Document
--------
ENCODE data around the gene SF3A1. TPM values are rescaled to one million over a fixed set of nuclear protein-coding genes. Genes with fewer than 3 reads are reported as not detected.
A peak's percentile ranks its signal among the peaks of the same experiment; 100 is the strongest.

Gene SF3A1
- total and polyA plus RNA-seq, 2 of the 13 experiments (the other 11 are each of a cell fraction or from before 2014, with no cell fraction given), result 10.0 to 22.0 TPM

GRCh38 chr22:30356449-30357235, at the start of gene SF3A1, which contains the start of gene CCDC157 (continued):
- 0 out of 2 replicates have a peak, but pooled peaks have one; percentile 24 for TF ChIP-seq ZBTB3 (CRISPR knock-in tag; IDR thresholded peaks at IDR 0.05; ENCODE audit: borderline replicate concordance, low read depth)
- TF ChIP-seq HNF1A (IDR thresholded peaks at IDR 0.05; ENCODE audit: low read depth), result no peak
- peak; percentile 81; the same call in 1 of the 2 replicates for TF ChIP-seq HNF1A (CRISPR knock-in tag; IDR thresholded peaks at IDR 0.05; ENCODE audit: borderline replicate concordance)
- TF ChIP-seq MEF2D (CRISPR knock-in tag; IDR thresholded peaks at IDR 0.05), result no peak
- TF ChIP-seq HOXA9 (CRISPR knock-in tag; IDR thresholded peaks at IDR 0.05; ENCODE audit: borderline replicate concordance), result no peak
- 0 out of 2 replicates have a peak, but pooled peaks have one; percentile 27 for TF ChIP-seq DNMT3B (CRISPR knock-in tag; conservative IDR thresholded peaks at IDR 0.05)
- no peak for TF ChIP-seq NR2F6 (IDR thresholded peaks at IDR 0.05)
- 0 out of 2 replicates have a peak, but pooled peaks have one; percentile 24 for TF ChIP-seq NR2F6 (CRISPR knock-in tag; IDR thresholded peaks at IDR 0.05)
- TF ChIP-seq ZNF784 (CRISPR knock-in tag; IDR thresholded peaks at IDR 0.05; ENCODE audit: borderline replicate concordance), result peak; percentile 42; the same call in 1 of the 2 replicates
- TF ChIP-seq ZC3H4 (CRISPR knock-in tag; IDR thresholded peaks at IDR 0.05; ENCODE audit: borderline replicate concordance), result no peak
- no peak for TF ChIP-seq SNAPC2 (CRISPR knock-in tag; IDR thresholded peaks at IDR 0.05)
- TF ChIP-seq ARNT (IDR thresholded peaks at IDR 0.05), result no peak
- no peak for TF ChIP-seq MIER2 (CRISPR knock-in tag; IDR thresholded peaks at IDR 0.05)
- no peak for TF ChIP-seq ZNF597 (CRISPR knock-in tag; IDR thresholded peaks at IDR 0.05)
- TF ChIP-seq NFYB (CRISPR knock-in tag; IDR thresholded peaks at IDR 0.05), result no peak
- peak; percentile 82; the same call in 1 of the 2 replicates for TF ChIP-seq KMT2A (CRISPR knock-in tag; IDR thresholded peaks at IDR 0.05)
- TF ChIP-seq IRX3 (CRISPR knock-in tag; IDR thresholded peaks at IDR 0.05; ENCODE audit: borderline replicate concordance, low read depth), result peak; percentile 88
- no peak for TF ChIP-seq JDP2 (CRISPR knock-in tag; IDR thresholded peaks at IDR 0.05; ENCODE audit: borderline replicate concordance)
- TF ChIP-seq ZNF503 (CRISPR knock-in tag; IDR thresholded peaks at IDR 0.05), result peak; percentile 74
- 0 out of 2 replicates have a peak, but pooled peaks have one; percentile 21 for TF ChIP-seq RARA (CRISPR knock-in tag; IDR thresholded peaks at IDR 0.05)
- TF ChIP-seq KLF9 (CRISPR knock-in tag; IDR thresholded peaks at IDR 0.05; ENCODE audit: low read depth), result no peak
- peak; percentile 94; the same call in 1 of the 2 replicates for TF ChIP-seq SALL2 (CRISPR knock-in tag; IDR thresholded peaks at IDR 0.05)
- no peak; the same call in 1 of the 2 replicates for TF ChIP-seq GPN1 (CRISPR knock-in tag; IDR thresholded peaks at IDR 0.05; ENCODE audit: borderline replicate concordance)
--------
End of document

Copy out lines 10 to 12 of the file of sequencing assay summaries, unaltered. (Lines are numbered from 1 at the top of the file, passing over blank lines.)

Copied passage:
- TF ChIP-seq HOXA9 (CRISPR knock-in tag; IDR thresholded peaks at IDR 0.05; ENCODE audit: borderline replicate concordance), result no peak
- 0 out of 2 replicates have a peak, but pooled peaks have one; percentile 27 for TF ChIP-seq DNMT3B (CRISPR knock-in tag; conservative IDR thresholded peaks at IDR 0.05)
- no peak for TF ChIP-seq NR2F6 (IDR thresholded peaks at IDR 0.05)